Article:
Thousands protest against French bill on security Photograph:( Reuters )
French journalists and press freedom advocates have protested against the planned law, which would limit the right to film or photograph on-duty police officers
The European Commission on Monday responded to a question about France's draft security law by warning that news media must be able to "work freely".
French journalists and press freedom advocates have protested against the planned law, which would limit the right to film or photograph on-duty police officers.
It will also make it harder to hold police accountable for abuses such as excessive use of force - a growing public concern. The offence would carry a maximum penalty of one year in jail and a 45,000-euro ($53,000) fine.
EU spokesman Christian Wigand said "The commission does not comment on draft laws, but it goes without saying that in a period of crisis it is more important than ever that journalists must be able to do their jobs freely and in complete safety."
"As is always the case, the commission reserves the right to examine the final legislation in order to verify that it conforms to EU law," he added.
Last Tuesday, two journalists were detained in a protest that led to clashes with police as lawmakers in the National Assembly began debating the bill, which is backed by President Emmanuel Macron's party and its parliamentary allies.
The bill passed its first reading on Friday and there will be a second reading on Tuesday. It then goes to the Senate for further debate before it can become law.
An amendment drafted by the government and approved on Friday modified the article in question, 24, to add the phrase "without prejudice to the right to inform".
Prime Minister Jean Castex said this would "remove any ambiguity on the intention to guarantee respect for public freedoms while better protecting those, police and gendarmes, who ensure the protection of the population".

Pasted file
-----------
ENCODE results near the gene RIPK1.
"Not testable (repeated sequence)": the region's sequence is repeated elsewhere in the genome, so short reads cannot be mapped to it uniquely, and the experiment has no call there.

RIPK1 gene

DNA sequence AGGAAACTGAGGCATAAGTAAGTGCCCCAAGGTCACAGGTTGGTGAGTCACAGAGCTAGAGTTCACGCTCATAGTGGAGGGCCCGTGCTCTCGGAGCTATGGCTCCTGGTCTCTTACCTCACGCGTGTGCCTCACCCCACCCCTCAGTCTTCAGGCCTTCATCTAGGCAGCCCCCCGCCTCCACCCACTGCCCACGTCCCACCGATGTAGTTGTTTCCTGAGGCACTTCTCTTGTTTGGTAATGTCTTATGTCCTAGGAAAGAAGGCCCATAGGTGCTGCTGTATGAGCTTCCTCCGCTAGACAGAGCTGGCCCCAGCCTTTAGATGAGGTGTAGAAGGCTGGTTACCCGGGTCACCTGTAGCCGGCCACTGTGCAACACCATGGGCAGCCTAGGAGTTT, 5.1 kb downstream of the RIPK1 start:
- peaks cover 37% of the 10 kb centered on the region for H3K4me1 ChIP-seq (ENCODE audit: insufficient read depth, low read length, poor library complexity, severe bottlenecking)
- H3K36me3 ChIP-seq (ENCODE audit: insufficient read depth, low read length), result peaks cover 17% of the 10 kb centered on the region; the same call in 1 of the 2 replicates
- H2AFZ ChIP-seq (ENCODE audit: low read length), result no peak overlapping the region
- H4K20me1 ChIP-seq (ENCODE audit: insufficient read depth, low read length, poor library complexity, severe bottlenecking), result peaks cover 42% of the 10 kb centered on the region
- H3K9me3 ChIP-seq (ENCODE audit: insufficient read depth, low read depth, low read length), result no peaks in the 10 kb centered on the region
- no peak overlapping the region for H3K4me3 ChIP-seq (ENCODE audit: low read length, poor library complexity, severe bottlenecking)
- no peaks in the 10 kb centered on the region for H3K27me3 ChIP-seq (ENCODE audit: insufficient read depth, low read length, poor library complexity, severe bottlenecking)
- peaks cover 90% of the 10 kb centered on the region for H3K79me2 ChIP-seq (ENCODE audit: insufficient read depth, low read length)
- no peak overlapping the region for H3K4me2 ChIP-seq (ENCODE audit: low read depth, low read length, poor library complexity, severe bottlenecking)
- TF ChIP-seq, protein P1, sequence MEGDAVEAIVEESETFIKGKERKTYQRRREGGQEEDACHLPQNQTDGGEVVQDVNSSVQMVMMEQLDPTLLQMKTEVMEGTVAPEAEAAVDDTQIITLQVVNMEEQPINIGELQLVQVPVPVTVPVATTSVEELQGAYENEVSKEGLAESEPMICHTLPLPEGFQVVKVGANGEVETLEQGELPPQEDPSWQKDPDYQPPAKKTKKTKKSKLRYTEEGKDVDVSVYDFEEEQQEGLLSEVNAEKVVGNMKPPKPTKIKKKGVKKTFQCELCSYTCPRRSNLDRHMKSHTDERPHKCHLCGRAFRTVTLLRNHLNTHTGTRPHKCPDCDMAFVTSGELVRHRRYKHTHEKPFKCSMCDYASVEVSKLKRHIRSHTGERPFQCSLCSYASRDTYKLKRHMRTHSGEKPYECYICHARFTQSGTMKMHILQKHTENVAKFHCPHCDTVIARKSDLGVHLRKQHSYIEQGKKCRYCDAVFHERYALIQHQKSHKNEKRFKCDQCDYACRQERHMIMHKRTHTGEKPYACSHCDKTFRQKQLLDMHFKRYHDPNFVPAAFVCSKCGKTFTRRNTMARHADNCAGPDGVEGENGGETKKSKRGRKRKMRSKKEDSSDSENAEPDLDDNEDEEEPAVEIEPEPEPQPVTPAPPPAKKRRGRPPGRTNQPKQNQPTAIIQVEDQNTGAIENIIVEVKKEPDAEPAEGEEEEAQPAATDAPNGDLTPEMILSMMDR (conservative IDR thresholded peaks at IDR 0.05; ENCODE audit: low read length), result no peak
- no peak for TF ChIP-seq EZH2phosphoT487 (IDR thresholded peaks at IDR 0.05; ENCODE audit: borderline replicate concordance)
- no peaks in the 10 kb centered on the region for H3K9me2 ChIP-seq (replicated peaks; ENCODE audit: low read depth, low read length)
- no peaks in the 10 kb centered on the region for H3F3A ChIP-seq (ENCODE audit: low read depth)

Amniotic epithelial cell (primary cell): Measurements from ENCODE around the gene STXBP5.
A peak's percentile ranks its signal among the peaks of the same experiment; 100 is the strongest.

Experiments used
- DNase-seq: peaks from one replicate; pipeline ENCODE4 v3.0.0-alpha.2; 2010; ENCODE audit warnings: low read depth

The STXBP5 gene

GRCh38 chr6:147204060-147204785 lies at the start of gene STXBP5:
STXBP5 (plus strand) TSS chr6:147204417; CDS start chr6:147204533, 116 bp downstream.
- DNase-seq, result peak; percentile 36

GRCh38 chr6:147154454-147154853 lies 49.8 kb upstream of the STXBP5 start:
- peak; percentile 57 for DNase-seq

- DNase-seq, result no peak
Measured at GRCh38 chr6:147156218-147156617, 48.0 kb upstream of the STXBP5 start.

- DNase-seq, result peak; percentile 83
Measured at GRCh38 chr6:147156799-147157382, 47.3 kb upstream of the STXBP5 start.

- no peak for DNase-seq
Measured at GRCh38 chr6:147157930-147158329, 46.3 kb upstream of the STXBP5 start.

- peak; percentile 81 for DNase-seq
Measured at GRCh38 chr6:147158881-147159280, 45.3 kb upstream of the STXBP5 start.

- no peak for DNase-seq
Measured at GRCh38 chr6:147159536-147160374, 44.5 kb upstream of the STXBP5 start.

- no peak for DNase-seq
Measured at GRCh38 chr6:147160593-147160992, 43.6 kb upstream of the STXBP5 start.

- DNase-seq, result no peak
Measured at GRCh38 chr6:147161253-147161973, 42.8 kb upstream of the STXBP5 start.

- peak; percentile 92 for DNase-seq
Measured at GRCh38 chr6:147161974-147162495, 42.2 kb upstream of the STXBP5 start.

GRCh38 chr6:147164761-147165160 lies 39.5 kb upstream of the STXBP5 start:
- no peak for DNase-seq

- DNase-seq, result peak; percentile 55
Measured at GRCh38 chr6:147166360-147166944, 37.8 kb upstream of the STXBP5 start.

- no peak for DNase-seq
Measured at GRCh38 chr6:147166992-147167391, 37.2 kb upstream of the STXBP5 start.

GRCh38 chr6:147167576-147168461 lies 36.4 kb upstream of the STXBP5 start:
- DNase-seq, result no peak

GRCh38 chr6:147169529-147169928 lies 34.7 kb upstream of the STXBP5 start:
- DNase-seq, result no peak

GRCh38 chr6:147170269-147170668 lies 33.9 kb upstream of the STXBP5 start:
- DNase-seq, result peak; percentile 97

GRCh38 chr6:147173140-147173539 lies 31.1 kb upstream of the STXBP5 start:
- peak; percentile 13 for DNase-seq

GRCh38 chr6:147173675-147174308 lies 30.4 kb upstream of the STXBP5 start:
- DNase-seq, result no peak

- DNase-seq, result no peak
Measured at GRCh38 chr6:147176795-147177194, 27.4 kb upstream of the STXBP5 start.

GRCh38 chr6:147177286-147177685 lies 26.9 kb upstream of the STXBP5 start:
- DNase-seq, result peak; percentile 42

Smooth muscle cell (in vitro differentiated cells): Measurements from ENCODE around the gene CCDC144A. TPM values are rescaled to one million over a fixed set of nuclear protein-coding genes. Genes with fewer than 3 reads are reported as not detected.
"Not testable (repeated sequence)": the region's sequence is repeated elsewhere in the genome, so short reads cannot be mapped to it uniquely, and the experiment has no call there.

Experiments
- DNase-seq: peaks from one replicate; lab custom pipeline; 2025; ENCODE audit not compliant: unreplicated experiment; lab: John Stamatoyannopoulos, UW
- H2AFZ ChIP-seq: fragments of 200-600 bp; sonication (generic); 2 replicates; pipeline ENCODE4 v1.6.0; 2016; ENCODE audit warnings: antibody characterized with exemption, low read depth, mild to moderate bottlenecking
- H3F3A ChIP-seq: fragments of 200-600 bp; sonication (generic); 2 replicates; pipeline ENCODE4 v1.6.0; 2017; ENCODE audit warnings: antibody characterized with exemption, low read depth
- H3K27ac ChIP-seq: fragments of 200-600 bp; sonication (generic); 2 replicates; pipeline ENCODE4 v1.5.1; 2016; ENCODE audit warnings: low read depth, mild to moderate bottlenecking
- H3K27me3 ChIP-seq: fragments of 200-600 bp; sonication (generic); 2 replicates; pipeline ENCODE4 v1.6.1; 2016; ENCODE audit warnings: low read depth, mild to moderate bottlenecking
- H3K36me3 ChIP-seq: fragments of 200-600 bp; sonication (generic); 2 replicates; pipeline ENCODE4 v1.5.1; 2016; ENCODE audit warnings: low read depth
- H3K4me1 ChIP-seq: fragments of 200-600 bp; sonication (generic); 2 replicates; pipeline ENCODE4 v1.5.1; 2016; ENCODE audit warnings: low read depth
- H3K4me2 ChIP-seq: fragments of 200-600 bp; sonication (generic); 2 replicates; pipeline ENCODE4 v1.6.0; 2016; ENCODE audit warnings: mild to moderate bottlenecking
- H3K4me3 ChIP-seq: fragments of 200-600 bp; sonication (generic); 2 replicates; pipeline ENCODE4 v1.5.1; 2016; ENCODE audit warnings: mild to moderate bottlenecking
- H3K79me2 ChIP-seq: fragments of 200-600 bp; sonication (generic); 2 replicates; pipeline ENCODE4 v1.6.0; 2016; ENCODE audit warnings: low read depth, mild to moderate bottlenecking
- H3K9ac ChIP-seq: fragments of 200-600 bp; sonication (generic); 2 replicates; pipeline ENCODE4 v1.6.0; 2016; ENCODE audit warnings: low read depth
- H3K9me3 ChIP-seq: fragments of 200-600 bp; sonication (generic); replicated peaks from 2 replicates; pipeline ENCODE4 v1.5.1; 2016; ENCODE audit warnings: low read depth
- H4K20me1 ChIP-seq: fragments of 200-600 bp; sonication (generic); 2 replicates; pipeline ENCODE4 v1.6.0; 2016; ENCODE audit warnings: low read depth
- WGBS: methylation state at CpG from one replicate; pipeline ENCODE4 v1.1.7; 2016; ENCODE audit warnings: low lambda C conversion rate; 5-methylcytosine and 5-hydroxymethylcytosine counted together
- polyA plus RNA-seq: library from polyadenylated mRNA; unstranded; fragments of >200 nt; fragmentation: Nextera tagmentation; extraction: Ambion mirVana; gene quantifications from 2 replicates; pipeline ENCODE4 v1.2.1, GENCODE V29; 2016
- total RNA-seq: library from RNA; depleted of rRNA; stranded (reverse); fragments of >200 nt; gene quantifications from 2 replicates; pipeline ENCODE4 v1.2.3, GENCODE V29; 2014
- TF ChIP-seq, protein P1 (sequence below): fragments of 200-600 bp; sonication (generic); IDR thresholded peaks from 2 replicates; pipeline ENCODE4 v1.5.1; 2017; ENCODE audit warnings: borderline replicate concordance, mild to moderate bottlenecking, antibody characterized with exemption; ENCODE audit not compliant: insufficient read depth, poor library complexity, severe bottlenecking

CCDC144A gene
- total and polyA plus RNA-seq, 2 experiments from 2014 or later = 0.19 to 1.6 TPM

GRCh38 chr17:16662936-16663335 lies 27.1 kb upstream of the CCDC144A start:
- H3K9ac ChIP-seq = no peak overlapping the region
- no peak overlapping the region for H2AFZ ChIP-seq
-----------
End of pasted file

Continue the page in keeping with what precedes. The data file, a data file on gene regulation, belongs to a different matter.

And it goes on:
In practice, this law would restrict the publication of photos or videos taken of police officers' faces while carrying out their duties in public spaces, and in many cases an officer's face would have to be blurred.
Media unions say this could give police a green light to prevent journalists from doing their work and potentially documenting abuses by security forces.
Members of protest movements such as the "Yellow Vests" and "Extinction Rebellion", who faced a robust police response to street demonstrations -- have also denounced the draft law.
Prison term, big fine
Article 24 of the draft law foresees a one-year prison term and a 45,000-euro ($54,000) fine for publishing images that officers object to, but officials insist their target is not press freedom.
Instead, police are concerned about social media campaigns that expose individual officers.
Police say they risk great personal threat in the line of duty, and dozens have been injured in clashes with protesters in recent years.
An attack on a police station outside Paris last month by dozens of people armed with fireworks and steel bars spurred the government into taking measures.
"Ensuring the security of all those living in Europe is a key priority for the Commission and we are working hand-in-hand with the member states," Wigand said.
"When drafting their security legislation, member states must respect the principle of proportionality and strike the right balance between guaranteeing public security and protecting citizens' rights and freedoms, including freedom of expression, media freedom, freedom of association, privacy and access to information."